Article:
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Disqualified Transactions inside of an IRA

Disqualified transactions inside an IRA
One of the greatest things about a self-directed IRA is that it gives you the ability to invest in non-traditional investments that are not allowed in regular IRAs. With that, you need to know what type of investments/transactions are not allowed.

The IRS has outlined three things that are disqualified inside of a self-directed IRA.  They are:

1.     Life Insurance policies- You cannot take out a life insurance policy on yourself inside of an IRA.

2.    Collectibles – This includes stamps, coins, artwork, guns, cars, and any other asset that could be deemed a collectible.  Note:  The IRS does allow gold and silver as long as it meets certain criteria.  To learn more about what type of gold is allowed in an IRA check out FAQ About Precious Metals IRAs Including Gold & Silver IRAs

3.    No interactions with related parties- These type of transactions are the most difficult to consult on because there are so many different items to consider when you transact with related parties.  I would always suggest speaking with an attorney if you have a specific case involving related parties.
So what is a related party? What makes someone a disqualified person? Each situation is unique and could mean a different answer but if the person falls into one of the six categories below they are a disqualified person.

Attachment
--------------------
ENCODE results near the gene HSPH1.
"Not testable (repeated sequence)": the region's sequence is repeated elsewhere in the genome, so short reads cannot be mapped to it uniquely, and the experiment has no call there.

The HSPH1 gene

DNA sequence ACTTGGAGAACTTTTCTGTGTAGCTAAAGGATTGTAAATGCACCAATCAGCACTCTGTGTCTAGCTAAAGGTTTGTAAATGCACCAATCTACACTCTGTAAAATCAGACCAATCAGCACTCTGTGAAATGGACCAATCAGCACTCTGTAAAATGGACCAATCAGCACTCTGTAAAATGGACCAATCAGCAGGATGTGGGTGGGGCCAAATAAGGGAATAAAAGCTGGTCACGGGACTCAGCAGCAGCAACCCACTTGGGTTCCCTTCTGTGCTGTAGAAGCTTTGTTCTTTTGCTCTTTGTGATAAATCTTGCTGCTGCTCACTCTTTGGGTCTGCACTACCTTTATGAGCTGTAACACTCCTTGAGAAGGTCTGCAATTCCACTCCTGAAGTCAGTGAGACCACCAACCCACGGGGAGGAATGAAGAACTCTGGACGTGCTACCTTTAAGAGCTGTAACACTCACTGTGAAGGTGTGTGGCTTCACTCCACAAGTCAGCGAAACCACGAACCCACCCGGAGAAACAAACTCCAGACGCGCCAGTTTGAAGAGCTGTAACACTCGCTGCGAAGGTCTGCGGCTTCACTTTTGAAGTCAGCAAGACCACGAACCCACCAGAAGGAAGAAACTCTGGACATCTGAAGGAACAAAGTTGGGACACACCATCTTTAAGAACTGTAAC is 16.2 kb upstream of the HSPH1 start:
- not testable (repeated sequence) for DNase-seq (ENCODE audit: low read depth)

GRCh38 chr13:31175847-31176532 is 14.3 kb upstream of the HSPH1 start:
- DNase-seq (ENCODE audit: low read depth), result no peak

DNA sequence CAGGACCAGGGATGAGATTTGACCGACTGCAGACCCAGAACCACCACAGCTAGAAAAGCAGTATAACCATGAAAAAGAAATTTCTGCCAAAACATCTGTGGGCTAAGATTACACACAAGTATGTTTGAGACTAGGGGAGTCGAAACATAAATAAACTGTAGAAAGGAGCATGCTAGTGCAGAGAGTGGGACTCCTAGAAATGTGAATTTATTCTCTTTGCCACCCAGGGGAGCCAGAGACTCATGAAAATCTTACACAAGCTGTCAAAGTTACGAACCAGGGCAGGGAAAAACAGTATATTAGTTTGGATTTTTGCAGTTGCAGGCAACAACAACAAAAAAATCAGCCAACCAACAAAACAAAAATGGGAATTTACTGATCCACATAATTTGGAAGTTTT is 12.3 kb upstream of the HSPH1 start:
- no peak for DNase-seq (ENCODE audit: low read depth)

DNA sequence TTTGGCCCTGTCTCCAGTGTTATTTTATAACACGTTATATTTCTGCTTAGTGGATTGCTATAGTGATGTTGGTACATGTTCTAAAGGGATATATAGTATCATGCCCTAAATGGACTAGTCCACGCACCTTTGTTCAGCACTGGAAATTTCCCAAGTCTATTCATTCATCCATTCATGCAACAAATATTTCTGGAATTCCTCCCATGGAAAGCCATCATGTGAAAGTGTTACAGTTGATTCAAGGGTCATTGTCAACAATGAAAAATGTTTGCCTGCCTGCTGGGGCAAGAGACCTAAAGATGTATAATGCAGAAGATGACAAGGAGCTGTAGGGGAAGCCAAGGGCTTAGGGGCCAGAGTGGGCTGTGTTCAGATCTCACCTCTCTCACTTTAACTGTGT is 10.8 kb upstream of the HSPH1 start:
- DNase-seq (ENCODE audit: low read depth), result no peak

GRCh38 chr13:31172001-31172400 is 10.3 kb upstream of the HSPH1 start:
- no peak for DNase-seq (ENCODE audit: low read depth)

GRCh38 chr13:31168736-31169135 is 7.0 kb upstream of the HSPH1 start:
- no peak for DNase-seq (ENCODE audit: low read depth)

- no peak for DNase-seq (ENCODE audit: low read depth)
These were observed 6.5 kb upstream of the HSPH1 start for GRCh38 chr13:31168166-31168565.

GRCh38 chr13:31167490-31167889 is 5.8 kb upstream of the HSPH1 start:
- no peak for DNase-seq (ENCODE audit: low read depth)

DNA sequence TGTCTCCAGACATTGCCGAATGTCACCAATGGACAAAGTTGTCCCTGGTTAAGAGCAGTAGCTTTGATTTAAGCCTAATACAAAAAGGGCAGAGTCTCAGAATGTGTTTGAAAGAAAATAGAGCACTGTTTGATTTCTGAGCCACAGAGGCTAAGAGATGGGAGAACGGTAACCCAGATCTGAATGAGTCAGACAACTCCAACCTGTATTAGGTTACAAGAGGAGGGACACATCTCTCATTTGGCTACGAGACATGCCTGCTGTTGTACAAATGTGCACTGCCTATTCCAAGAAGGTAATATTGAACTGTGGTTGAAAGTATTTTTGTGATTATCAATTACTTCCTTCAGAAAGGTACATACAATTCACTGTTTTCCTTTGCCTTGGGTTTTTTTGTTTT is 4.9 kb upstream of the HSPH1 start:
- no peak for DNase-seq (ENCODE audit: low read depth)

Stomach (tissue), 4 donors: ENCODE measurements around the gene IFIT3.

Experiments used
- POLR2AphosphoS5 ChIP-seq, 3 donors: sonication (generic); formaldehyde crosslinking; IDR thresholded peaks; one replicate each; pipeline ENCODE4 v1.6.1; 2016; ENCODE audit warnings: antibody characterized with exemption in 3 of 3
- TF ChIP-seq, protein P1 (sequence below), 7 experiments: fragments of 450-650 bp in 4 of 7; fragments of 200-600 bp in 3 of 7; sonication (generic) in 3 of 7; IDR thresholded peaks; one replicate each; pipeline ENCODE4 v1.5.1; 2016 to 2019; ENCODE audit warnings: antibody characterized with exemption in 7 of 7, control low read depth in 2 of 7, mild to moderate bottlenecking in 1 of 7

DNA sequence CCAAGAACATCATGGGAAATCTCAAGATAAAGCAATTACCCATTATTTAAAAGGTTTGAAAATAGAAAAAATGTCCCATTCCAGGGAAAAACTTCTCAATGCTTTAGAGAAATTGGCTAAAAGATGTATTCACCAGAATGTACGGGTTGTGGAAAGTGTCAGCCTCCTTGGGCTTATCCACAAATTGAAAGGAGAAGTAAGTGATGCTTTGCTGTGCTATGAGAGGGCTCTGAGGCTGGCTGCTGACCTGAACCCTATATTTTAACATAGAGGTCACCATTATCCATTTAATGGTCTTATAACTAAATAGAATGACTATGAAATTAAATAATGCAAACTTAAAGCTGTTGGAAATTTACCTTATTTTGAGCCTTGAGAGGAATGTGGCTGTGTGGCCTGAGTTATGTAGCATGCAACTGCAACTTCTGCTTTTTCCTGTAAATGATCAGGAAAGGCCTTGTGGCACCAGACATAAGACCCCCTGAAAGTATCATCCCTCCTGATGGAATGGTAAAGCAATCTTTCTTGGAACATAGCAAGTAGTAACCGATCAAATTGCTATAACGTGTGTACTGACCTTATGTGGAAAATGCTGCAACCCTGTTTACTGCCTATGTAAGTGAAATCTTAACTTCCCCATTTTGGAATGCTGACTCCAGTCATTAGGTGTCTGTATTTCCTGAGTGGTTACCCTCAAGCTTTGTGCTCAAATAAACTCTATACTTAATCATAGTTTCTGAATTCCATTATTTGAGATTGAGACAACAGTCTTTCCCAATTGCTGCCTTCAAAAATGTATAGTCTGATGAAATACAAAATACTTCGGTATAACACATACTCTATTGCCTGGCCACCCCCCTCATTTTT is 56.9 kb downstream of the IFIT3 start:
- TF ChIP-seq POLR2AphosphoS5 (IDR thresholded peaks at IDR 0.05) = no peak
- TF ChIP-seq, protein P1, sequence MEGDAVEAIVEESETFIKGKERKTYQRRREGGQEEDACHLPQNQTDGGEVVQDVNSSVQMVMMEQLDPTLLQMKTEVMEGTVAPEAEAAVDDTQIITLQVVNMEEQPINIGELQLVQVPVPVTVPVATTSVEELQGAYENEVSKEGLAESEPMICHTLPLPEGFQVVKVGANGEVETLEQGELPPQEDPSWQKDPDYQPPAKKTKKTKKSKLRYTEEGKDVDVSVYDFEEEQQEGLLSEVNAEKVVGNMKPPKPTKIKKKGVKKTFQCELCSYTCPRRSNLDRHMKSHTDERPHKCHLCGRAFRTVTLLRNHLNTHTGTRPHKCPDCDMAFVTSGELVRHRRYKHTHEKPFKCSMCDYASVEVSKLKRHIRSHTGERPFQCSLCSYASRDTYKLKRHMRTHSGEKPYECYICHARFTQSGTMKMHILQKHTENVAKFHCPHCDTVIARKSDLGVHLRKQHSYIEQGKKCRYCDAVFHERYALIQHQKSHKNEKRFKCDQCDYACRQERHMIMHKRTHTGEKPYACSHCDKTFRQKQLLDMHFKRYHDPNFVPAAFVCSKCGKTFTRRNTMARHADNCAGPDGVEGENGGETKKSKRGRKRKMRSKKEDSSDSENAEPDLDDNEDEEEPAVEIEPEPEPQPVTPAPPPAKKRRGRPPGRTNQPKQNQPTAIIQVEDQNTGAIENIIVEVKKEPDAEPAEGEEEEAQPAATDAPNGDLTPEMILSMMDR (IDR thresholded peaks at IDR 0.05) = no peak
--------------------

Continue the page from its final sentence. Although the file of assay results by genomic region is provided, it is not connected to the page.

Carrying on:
Below are the categories of disqualified persons (per tax code section 4975(e)(2).)

1.    A person providing services to the IRA. In the case of the IRA owner is always a disqualified person, partly because of the services which the IRA owner provides.

2.    Fiduciaries are disqualified persons. This includes the position of manager of an IRA LLC that is set up. Tax code Section 4975(e)(3) provides a definition of fiduciaries

3.    A member of the family or anyone listed in sub-paragraphs 1 and 2 above, described as: Spouse, ancestors, direct descendants and spouses of these relatives. Note, however, that siblings and other relatives more distantly related to the IRA account owner are not considered as disqualified persons but may still be off-limits due to other prohibited transaction rules (conflict of interest, indirect benefit, etc).

4.    Corporations, partnerships, trusts or estates in which one of the above three categories of disqualified persons, either directly or indirectly, owns 50% or more of the stock or other beneficial interests in one of those entities.

5.    An officer, director (or someone holding similar powers and responsibilities), a 10 percent or more shareholder, or a highly compensated employee of one of the entities described in subparagraph 4 above. (Highly compensated means an employee earning 10 percent or more of the yearly wages of one of the entities described in subparagraph 4 above.)

6.    A partner or joint venture of one of the entities described in subparagraph 4 above, who or which earns 10 percent or more of the capital or profits of that entity.

If you have any more questions about the rules associated with self-directed IRAs feel free to call, email or comment below.

Author: , Self-Directed IRA Professional